Technology developed by an Aggie and built with the help of Texas A&M students was used on the International Space Station recently, bringing the Aggie spirit to outer space.

The special tubelike machine system, known as STRATA 1, was developed by T-STAR, a company owned by Matt Leonard, class of 1986, and built at the company's Downtown Bryan facility. STRATA 1 allows astronauts in the International Space Station to study regolith -- a dusty material of which many asteroids are composed -- in zero gravity and watch how it bonds and breaks.

Leonard has worked in aerospace science for 30 years and once worked as an engineer with NASA. In 2014, he decided to bring the space industry to Aggieland and created T-STAR. Through the business, he has worked with Texas A&M, Blinn College and local high schools as the company manufactures new types of satellites and other space technology.

"I'm here in Bryan because I'm an Aggie, but ultimately because our company is trying to excite the next generation about the space industry," Leonard said.

NASA recently approached Leonard about creating the technology needed to perform specific experiments in the International Space Station involving the study of gravity and regolith.

"This technology is about astronomical materials," he said, "and how regolith behaves in a zero-gravity environment -- regolith being a fancy name for dirt that's not found on Earth. When we go to an asteroid and dock there to collect samples, we need to know how the dirt we land on is going to behave."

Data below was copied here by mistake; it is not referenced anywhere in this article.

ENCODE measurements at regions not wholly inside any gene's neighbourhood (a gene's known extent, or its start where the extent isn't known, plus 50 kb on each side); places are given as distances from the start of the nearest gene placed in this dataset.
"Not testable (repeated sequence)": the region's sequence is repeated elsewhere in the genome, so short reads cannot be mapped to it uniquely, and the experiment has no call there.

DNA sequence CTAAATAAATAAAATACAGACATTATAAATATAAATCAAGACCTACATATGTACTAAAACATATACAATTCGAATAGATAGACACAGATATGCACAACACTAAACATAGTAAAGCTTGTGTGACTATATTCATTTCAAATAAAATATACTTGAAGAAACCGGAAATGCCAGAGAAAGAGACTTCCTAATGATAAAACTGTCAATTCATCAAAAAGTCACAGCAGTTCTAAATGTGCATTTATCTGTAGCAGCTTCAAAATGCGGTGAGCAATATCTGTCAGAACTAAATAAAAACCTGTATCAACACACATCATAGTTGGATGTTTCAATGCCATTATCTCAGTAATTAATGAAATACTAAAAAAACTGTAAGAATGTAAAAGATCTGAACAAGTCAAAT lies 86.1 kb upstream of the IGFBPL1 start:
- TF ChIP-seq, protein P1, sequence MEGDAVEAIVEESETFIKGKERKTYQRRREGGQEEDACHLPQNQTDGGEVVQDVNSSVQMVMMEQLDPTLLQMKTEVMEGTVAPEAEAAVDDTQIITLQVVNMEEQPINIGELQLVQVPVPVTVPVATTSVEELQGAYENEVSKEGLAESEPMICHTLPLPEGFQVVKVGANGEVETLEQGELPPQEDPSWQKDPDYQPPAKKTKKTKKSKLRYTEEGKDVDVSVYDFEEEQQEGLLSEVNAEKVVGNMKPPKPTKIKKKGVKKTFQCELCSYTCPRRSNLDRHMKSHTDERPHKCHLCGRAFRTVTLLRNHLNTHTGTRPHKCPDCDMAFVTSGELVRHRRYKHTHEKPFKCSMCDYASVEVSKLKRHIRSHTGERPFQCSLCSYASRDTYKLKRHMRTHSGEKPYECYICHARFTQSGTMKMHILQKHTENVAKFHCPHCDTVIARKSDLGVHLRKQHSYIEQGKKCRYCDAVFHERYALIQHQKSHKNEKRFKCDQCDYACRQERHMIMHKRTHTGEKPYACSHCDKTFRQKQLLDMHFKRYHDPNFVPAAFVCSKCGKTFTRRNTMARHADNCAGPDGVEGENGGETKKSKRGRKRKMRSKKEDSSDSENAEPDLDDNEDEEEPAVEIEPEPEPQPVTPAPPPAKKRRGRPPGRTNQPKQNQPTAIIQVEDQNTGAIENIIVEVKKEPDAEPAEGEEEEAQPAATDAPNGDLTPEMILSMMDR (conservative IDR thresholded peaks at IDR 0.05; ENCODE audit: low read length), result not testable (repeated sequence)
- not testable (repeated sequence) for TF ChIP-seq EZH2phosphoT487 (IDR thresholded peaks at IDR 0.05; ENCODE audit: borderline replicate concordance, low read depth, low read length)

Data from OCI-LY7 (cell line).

Leonard said it's important for astronauts to understand how dirt on asteroids will react to a spacecraft landing, or else the rock could be destroyed if not handled correctly by man-made machines.

"Because I was overseeing the project, NASA was OK with [Texas A&M students] working on it," Leonard said. "They've done a couple of other projects with the university before, so it was OK."

T-STAR designed the invention, and Texas A&M students Dakotah Karrer and Vincent Rodriguez, both members of the class of 2016, worked under supervision of Leonard and their professor, Joseph Morgan, in assembling STRATA 1. Starting in late 2015, the students assembled STRATA 1 in just four months, a short period for putting together a project, Leonard noted. The STRATA 1 launched and reached the space station in late April, and on Tuesday he said he received positive feedback from NASA scientists.

"The NASA scientists were really excited because the regolith did not behave how they thought it would," he said.

Scientists had expected larger, denser pieces of regolith to sink to the bottom of the tube apparatus on STRATA 1, but instead, large and small pieces were mixed evenly throughout, Leonard said, which surprised the astronauts. Further testing is scheduled.

Leonard noted this will not be the last major piece of innovative space technology to come down the pike through T-STAR for NASA or other partnering independent space companies. In the near future, Leonard also hopes to keep working with both local K-12 and college students to inspire them to get excited about the space industry.

"Part of our push is to let students know that if they're interested in space, they don't have to be in just engineering," Leonard said.

Aggieland's involvement in outer space could reach stellar heights, Leonard said, as there is interest in putting a space control center in Bryan-College Station.

"It's very feasible," he said. "We're putting plans together to make that happen."

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